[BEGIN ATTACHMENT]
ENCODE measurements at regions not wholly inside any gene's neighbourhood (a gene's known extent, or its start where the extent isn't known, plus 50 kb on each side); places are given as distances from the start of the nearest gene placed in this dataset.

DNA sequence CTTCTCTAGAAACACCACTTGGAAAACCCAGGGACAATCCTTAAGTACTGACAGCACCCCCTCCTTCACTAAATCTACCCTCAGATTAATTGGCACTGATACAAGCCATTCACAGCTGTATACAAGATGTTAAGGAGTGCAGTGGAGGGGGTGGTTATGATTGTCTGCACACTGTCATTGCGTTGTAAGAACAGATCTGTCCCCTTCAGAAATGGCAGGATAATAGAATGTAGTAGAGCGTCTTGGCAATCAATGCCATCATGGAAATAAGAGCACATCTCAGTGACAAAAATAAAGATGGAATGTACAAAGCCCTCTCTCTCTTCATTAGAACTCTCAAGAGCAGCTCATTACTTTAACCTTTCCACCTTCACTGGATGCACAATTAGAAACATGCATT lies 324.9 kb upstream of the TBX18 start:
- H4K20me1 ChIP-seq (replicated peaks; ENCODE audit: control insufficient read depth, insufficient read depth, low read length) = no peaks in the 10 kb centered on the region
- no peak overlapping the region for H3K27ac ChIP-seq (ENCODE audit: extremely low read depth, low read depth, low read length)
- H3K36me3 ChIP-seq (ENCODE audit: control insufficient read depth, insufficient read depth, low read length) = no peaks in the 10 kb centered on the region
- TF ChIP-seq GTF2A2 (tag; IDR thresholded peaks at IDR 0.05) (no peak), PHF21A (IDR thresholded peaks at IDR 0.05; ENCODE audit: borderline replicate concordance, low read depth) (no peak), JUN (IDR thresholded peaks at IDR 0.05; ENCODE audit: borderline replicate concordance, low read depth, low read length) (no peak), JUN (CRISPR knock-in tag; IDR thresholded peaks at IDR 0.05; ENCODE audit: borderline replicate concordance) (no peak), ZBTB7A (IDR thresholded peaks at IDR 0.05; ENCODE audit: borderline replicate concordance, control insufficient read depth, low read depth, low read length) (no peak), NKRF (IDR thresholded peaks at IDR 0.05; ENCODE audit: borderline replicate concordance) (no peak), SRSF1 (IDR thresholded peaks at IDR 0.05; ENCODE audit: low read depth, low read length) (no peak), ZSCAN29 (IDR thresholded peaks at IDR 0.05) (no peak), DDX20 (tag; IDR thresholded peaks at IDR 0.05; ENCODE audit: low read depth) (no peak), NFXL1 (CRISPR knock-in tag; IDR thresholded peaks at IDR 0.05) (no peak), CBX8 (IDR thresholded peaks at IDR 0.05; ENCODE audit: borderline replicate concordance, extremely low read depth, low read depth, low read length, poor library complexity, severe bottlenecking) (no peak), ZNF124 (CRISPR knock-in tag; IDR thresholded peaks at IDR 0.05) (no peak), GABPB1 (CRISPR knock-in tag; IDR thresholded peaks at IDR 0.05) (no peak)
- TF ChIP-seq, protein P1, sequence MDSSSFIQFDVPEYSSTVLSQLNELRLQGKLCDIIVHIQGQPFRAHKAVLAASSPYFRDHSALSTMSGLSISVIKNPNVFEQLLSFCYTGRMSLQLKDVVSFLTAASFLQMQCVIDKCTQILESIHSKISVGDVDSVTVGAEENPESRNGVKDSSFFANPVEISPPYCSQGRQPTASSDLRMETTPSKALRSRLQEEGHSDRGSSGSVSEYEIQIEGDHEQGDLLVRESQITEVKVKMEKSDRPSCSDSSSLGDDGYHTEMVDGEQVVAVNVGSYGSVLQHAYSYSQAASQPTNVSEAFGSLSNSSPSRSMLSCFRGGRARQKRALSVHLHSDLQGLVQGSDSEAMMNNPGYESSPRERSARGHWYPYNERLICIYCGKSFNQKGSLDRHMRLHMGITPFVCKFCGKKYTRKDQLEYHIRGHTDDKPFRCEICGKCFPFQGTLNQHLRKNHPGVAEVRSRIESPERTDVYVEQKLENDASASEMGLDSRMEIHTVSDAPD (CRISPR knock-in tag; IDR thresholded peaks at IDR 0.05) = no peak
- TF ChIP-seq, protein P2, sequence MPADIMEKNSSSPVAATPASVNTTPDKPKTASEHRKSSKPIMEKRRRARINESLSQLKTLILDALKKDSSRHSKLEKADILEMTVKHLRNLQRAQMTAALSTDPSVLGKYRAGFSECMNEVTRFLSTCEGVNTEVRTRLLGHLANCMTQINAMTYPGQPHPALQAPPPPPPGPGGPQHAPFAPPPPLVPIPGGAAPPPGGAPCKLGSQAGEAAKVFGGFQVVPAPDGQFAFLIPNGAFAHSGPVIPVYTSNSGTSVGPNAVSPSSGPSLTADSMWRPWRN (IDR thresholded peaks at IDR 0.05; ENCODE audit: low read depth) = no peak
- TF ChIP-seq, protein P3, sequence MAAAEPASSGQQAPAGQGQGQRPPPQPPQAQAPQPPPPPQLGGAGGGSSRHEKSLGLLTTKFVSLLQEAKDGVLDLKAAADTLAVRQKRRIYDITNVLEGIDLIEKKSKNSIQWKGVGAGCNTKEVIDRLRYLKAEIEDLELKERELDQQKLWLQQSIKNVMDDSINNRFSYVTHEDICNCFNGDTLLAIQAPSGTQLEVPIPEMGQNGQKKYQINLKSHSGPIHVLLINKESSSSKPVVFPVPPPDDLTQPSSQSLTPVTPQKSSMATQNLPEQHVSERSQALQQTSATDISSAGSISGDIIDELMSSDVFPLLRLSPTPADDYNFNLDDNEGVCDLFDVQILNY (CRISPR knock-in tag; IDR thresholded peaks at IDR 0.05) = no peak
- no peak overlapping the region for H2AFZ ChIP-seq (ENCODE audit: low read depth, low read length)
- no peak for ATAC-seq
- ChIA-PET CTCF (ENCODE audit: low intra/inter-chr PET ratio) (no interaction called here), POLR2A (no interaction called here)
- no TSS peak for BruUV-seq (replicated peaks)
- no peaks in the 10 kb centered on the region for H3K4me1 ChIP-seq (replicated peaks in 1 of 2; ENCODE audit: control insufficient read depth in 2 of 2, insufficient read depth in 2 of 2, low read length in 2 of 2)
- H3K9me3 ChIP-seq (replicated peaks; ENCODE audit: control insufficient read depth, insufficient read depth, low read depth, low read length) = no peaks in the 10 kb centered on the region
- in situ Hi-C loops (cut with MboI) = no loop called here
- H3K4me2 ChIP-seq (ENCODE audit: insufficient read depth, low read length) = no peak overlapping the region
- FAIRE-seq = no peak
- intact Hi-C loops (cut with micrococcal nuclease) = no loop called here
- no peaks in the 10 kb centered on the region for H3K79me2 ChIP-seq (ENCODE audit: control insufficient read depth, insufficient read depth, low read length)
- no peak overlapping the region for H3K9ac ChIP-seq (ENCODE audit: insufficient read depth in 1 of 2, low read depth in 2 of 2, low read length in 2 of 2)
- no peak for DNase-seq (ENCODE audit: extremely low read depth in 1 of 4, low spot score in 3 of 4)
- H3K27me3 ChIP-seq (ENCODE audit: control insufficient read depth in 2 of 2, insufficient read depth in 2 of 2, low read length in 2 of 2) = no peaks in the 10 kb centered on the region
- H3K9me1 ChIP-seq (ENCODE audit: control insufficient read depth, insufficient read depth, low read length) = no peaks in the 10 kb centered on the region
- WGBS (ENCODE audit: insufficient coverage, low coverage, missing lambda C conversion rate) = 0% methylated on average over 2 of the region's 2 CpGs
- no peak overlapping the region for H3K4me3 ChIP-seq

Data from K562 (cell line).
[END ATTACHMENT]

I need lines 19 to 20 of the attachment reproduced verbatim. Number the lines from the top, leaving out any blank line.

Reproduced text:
- intact Hi-C loops (cut with micrococcal nuclease) = no loop called here
- no peaks in the 10 kb centered on the region for H3K79me2 ChIP-seq (ENCODE audit: control insufficient read depth, insufficient read depth, low read length)